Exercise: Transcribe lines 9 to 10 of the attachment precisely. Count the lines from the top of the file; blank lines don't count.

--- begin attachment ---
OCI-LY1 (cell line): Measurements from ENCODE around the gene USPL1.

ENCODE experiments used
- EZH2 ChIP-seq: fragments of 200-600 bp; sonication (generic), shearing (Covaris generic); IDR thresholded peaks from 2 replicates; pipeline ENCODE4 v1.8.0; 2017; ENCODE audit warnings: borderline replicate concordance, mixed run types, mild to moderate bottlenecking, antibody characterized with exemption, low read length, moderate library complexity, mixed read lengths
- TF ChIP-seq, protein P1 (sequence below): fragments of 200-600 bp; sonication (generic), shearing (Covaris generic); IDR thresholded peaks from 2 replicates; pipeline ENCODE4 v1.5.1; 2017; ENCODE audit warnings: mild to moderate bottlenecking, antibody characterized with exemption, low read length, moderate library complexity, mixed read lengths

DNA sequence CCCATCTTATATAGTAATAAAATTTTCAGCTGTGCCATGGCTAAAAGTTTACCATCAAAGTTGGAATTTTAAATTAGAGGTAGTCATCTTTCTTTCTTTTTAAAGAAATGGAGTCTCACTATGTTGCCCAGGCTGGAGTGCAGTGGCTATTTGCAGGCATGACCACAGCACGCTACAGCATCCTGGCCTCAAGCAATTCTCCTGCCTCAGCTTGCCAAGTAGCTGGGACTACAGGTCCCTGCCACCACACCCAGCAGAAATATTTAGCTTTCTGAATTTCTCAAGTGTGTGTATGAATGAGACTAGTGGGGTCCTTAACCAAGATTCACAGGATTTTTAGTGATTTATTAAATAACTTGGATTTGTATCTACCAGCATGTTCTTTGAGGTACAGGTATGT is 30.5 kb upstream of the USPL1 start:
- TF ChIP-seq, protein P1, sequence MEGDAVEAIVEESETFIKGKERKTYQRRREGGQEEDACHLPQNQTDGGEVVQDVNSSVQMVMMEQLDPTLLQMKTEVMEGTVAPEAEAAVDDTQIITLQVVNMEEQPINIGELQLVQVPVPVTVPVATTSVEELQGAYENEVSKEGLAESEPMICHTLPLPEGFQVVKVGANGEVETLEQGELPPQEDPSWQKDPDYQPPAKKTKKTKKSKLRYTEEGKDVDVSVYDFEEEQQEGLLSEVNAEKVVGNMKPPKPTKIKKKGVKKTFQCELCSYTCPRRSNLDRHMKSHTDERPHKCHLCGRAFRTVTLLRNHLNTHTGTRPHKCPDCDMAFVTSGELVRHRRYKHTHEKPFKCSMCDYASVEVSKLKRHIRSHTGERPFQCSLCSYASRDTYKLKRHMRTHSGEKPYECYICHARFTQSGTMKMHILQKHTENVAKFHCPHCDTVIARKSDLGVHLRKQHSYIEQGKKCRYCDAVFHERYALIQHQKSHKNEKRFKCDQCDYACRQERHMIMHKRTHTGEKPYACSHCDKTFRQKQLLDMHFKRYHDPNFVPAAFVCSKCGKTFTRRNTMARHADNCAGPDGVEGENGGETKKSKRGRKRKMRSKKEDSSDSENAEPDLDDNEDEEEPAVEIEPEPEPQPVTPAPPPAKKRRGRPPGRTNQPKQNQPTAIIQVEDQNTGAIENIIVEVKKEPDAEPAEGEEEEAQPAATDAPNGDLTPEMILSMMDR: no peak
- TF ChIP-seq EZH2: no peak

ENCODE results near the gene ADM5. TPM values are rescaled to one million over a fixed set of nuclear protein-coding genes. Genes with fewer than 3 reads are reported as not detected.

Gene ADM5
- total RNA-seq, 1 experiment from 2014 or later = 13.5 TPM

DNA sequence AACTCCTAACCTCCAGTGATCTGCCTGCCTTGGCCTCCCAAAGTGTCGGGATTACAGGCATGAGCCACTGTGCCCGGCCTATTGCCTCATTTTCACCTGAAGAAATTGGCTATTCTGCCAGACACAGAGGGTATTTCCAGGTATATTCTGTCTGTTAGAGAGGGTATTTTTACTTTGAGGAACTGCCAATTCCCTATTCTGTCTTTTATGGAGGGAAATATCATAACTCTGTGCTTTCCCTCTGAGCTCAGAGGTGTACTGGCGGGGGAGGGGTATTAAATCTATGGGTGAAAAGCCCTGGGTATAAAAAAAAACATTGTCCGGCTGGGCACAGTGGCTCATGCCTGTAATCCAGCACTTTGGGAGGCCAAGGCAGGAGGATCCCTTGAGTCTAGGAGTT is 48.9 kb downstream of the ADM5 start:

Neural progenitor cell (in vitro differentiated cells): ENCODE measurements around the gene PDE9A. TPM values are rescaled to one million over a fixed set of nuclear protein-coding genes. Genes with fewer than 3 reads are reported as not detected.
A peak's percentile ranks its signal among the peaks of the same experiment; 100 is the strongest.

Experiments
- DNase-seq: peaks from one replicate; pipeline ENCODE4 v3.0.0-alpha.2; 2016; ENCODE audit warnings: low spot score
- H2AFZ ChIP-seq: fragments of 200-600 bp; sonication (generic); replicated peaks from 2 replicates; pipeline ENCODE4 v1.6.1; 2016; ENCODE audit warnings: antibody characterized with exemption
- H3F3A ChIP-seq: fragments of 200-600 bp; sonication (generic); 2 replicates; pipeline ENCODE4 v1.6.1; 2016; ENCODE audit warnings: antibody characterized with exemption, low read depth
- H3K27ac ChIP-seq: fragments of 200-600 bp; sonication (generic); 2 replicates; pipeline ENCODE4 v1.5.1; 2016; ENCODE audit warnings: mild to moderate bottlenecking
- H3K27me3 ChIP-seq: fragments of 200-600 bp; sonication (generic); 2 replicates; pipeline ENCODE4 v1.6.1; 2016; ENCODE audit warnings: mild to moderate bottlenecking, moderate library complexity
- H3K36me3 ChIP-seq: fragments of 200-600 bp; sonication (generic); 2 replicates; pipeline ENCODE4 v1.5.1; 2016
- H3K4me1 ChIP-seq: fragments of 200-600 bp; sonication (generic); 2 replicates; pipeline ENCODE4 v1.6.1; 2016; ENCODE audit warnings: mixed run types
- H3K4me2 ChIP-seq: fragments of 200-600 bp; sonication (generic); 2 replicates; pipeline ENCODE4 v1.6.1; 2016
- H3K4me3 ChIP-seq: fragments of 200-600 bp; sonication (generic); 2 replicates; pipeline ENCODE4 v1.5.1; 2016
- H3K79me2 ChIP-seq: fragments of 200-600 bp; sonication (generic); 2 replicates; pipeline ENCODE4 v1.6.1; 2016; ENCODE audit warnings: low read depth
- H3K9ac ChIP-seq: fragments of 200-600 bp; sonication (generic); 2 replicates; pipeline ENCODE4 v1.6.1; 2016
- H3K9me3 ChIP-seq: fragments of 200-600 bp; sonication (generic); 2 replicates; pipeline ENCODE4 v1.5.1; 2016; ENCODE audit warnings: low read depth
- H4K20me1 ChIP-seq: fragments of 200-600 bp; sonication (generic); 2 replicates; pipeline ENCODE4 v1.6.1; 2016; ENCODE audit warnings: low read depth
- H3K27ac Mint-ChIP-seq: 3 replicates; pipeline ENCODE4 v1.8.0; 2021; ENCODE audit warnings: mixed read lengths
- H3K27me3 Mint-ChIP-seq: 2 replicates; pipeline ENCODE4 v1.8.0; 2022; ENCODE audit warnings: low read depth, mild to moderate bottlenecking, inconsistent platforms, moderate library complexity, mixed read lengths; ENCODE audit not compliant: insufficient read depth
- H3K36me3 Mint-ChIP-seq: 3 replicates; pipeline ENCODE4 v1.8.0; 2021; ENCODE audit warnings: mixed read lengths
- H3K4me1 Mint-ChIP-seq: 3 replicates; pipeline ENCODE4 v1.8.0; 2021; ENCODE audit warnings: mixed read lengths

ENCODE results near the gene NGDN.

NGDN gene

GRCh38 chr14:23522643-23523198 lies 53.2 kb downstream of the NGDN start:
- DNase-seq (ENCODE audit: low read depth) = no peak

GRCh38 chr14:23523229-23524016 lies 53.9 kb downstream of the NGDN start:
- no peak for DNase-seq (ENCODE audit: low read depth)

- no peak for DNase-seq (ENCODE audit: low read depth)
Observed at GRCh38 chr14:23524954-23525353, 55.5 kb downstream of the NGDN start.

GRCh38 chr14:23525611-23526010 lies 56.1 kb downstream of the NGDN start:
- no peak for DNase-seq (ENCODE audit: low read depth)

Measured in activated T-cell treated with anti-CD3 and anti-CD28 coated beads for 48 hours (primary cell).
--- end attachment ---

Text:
Gene ADM5
- total RNA-seq, 1 experiment from 2014 or later = 13.5 TPM